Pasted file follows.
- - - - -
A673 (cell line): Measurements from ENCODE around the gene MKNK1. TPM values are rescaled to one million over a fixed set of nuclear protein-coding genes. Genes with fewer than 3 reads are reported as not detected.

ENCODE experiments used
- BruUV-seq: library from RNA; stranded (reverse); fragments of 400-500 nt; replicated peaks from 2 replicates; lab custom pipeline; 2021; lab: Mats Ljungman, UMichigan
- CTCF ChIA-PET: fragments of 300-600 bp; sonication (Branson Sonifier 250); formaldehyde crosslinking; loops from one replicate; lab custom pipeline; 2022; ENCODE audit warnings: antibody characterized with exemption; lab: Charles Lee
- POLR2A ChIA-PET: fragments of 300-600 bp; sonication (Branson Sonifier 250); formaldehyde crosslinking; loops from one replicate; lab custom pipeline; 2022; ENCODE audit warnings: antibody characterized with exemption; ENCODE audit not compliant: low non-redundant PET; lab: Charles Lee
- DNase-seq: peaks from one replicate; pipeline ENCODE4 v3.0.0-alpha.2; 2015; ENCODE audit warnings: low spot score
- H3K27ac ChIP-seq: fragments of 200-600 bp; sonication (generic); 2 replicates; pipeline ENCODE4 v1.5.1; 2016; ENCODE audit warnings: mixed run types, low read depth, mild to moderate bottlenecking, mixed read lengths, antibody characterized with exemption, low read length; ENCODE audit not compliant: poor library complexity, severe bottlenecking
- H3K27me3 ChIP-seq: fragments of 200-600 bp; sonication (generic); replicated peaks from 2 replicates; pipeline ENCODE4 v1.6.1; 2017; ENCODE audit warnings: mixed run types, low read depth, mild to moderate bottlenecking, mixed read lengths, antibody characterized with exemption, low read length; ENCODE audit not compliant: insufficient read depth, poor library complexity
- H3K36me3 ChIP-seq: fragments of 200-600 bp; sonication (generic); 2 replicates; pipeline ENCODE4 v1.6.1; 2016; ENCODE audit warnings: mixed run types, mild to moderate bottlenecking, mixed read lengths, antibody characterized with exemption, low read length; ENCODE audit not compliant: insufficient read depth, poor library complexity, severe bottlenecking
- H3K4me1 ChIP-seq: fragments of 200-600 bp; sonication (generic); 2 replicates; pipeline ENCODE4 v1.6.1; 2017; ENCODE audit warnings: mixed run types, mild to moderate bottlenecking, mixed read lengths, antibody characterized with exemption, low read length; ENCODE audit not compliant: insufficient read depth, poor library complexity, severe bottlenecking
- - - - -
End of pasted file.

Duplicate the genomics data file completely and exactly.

A673 (cell line): Measurements from ENCODE around the gene MKNK1. TPM values are rescaled to one million over a fixed set of nuclear protein-coding genes. Genes with fewer than 3 reads are reported as not detected.

ENCODE experiments used
- BruUV-seq: library from RNA; stranded (reverse); fragments of 400-500 nt; replicated peaks from 2 replicates; lab custom pipeline; 2021; lab: Mats Ljungman, UMichigan
- CTCF ChIA-PET: fragments of 300-600 bp; sonication (Branson Sonifier 250); formaldehyde crosslinking; loops from one replicate; lab custom pipeline; 2022; ENCODE audit warnings: antibody characterized with exemption; lab: Charles Lee
- POLR2A ChIA-PET: fragments of 300-600 bp; sonication (Branson Sonifier 250); formaldehyde crosslinking; loops from one replicate; lab custom pipeline; 2022; ENCODE audit warnings: antibody characterized with exemption; ENCODE audit not compliant: low non-redundant PET; lab: Charles Lee
- DNase-seq: peaks from one replicate; pipeline ENCODE4 v3.0.0-alpha.2; 2015; ENCODE audit warnings: low spot score
- H3K27ac ChIP-seq: fragments of 200-600 bp; sonication (generic); 2 replicates; pipeline ENCODE4 v1.5.1; 2016; ENCODE audit warnings: mixed run types, low read depth, mild to moderate bottlenecking, mixed read lengths, antibody characterized with exemption, low read length; ENCODE audit not compliant: poor library complexity, severe bottlenecking
- H3K27me3 ChIP-seq: fragments of 200-600 bp; sonication (generic); replicated peaks from 2 replicates; pipeline ENCODE4 v1.6.1; 2017; ENCODE audit warnings: mixed run types, low read depth, mild to moderate bottlenecking, mixed read lengths, antibody characterized with exemption, low read length; ENCODE audit not compliant: insufficient read depth, poor library complexity
- H3K36me3 ChIP-seq: fragments of 200-600 bp; sonication (generic); 2 replicates; pipeline ENCODE4 v1.6.1; 2016; ENCODE audit warnings: mixed run types, mild to moderate bottlenecking, mixed read lengths, antibody characterized with exemption, low read length; ENCODE audit not compliant: insufficient read depth, poor library complexity, severe bottlenecking
- H3K4me1 ChIP-seq: fragments of 200-600 bp; sonication (generic); 2 replicates; pipeline ENCODE4 v1.6.1; 2017; ENCODE audit warnings: mixed run types, mild to moderate bottlenecking, mixed read lengths, antibody characterized with exemption, low read length; ENCODE audit not compliant: insufficient read depth, poor library complexity, severe bottlenecking